• Type 2 (NF2) causes hearing loss, ringing in the ears, and poor balance. Symptoms often start in the teen years.
  • Schwannomatosis causes intense pain. It is the rarest type.

Doctors diagnose the different types based on the symptoms. Genetic testing is also used to diagnose NF1 and NF2. There is no cure. Treatment can help control symptoms. Depending on the type of disease and how serious it is, treatment may include surgery to remove tumors, radiation therapy, and medicines.

Information provided by NIH: National Institute of Neurological Disorders and Stroke

 

For more information on Neurofibromatosis go to the Children’s Tumor Foundation website at www.ctf.org.

 

May Awareness: Lupus

Lupus

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Information about Lupus

What is Lupus?

Lupus is a widespread and chronic (lifelong) autoimmune disease that, for unknown reasons, causes the immune system to attack the body’s own tissue and organs, including the joints, kidneys, heart, lungs, brain, blood or skin.  The immune system normally protects the body against viruses, bacteria, and other foreign materials.  In an autoimmune disease like lupus, the immune system loses its ability to tell the difference between foreign substances and its own cells and tissue.  The immune system then makes antibodies directed against “self.”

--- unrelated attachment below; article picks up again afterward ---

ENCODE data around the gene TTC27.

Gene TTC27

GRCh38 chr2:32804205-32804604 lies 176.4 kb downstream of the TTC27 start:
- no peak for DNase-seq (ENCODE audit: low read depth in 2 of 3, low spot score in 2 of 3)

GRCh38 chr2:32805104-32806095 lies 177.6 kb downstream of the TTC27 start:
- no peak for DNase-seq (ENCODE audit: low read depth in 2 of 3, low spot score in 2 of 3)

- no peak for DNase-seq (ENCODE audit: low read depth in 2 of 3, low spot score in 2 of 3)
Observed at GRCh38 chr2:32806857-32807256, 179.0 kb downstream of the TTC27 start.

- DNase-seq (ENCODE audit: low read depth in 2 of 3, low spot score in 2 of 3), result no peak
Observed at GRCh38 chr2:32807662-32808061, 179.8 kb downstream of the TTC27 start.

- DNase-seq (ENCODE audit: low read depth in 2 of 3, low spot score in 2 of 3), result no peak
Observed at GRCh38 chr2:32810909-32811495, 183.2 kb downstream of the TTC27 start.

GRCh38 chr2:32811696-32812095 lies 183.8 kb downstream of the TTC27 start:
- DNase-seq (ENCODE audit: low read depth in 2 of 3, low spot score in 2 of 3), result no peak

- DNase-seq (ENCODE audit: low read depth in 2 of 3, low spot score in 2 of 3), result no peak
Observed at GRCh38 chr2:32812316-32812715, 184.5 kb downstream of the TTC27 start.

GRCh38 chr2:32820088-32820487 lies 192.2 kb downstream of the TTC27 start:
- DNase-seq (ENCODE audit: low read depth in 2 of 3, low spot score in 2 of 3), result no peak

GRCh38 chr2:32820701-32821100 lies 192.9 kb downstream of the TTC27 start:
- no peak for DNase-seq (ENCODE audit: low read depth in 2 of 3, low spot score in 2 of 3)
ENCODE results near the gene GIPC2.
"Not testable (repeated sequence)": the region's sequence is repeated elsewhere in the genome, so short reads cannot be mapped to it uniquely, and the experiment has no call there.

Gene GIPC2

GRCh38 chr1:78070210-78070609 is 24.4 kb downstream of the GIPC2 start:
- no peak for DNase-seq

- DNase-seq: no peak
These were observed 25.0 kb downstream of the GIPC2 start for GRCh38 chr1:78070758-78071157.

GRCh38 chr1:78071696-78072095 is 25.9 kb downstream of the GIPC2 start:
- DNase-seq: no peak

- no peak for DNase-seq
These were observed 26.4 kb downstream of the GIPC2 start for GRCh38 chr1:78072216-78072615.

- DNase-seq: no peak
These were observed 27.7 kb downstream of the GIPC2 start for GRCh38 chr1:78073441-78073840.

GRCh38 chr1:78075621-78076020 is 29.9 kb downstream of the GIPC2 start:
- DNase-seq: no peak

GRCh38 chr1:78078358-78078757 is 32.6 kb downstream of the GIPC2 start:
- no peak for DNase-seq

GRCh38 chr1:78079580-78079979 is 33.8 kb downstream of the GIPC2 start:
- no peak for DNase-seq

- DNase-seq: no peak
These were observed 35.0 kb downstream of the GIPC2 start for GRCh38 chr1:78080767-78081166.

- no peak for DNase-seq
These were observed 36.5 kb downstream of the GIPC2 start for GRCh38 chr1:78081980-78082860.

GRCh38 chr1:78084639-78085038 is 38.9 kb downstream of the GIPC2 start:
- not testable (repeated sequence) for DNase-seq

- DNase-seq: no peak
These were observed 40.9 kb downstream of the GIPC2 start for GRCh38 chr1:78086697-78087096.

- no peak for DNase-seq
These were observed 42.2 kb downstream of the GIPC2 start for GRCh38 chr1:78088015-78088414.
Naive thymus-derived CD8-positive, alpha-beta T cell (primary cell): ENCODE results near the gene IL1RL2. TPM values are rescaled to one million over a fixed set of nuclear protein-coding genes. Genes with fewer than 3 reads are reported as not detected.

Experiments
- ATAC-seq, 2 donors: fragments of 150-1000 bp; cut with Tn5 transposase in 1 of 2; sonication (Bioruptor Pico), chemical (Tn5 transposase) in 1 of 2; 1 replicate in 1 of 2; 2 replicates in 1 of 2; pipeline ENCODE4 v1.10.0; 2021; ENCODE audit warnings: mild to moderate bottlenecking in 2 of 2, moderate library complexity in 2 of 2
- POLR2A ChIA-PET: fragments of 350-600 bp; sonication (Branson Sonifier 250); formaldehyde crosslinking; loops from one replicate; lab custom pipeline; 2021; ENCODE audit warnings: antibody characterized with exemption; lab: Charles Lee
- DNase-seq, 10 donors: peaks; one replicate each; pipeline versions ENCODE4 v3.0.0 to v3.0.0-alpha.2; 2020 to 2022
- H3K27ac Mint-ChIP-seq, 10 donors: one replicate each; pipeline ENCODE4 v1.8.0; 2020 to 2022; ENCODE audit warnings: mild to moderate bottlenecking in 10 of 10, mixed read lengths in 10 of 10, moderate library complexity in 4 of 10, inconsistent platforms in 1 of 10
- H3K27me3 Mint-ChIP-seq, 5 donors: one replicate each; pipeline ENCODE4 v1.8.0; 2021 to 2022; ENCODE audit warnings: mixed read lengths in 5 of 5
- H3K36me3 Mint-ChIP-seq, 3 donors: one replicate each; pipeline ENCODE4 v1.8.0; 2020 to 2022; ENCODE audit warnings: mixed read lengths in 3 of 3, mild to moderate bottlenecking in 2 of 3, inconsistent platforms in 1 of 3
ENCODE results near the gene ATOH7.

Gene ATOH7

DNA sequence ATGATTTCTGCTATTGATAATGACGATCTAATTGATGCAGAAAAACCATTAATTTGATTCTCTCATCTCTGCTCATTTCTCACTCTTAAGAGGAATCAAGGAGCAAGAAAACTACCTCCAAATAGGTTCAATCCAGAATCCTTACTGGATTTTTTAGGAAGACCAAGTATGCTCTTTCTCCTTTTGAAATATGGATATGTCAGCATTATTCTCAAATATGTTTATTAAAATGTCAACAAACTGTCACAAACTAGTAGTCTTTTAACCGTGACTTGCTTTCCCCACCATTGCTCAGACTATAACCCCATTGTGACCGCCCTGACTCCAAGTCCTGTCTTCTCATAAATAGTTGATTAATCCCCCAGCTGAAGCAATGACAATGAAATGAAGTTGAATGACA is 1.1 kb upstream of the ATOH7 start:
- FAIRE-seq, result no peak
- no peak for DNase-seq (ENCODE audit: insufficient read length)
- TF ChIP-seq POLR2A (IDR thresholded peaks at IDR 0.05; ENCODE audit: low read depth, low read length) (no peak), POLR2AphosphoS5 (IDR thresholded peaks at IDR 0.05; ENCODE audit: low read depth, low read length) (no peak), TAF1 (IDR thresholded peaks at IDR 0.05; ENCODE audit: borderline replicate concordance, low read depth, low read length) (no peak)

What are the symptoms of lupus?

Symptoms of lupus often mimic  other less serious illnesses.  They can range from mild to life threatening.  Other common symptoms include:  achy joints, frequent fevers of more than 100 degrees Fahrenheit, arthritis, prolonged or extreme fatigue, skin rashes and anemia.

Who gets lupus?

The Lupus Foundation of America estimates that approximately 1.4 million Americans have a form of the disease.

It develops most often between the ages 15 and 44 and is two-to-three times more common among African Americans, Hispanics, Asians and Native Americans.

What causes lupus?

Researchers do not know what causes lupus.  Environmental factors play a role in triggering the disease.  Some of the triggers include infections, antibiotics, ultraviolet light, extreme stress, certain drugs and hormones.

How is lupus diagnosed?

Diagnosis is usually made by a careful review of a person’s entire medical history and a physical examination, coupled with an analysis of the results obtained in routine laboratory tests and some specialized tests related to immune status.

How is lupus treated? 

Treatment approaches are based on the specific needs and symptoms of each person.  Commonly prescribed medications include:  nonsteroidal anti-flammatory drugs (NSAIDS), acetaminophen, corticosteroids, antimalarials, and immunomodulating drugs.

With current methods of therapy 80-90 percent of people with lupus can look forward to a normal lifespan.